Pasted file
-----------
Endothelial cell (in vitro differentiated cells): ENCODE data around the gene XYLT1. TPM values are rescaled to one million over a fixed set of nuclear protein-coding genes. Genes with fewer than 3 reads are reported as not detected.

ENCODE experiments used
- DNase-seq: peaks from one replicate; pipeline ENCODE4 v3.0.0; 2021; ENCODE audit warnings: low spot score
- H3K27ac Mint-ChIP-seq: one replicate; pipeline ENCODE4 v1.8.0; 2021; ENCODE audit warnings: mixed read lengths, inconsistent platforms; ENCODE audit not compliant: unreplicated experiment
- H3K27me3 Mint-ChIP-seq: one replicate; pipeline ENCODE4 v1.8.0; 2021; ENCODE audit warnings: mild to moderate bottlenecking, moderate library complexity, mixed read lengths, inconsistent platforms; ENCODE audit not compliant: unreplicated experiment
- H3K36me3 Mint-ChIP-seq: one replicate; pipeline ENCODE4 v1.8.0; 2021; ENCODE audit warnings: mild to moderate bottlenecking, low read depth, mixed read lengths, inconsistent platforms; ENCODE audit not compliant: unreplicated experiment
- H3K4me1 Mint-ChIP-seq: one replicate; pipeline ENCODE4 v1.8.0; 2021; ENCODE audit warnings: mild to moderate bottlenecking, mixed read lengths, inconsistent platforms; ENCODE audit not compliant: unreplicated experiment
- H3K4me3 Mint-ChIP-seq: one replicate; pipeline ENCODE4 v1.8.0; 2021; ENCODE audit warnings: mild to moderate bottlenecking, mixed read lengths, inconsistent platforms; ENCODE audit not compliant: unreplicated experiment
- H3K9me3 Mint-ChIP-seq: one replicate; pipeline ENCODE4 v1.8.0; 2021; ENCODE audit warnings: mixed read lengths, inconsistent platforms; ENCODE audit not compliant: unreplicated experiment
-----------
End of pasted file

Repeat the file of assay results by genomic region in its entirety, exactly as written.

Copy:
Endothelial cell (in vitro differentiated cells): ENCODE data around the gene XYLT1. TPM values are rescaled to one million over a fixed set of nuclear protein-coding genes. Genes with fewer than 3 reads are reported as not detected.

ENCODE experiments used
- DNase-seq: peaks from one replicate; pipeline ENCODE4 v3.0.0; 2021; ENCODE audit warnings: low spot score
- H3K27ac Mint-ChIP-seq: one replicate; pipeline ENCODE4 v1.8.0; 2021; ENCODE audit warnings: mixed read lengths, inconsistent platforms; ENCODE audit not compliant: unreplicated experiment
- H3K27me3 Mint-ChIP-seq: one replicate; pipeline ENCODE4 v1.8.0; 2021; ENCODE audit warnings: mild to moderate bottlenecking, moderate library complexity, mixed read lengths, inconsistent platforms; ENCODE audit not compliant: unreplicated experiment
- H3K36me3 Mint-ChIP-seq: one replicate; pipeline ENCODE4 v1.8.0; 2021; ENCODE audit warnings: mild to moderate bottlenecking, low read depth, mixed read lengths, inconsistent platforms; ENCODE audit not compliant: unreplicated experiment
- H3K4me1 Mint-ChIP-seq: one replicate; pipeline ENCODE4 v1.8.0; 2021; ENCODE audit warnings: mild to moderate bottlenecking, mixed read lengths, inconsistent platforms; ENCODE audit not compliant: unreplicated experiment
- H3K4me3 Mint-ChIP-seq: one replicate; pipeline ENCODE4 v1.8.0; 2021; ENCODE audit warnings: mild to moderate bottlenecking, mixed read lengths, inconsistent platforms; ENCODE audit not compliant: unreplicated experiment
- H3K9me3 Mint-ChIP-seq: one replicate; pipeline ENCODE4 v1.8.0; 2021; ENCODE audit warnings: mixed read lengths, inconsistent platforms; ENCODE audit not compliant: unreplicated experiment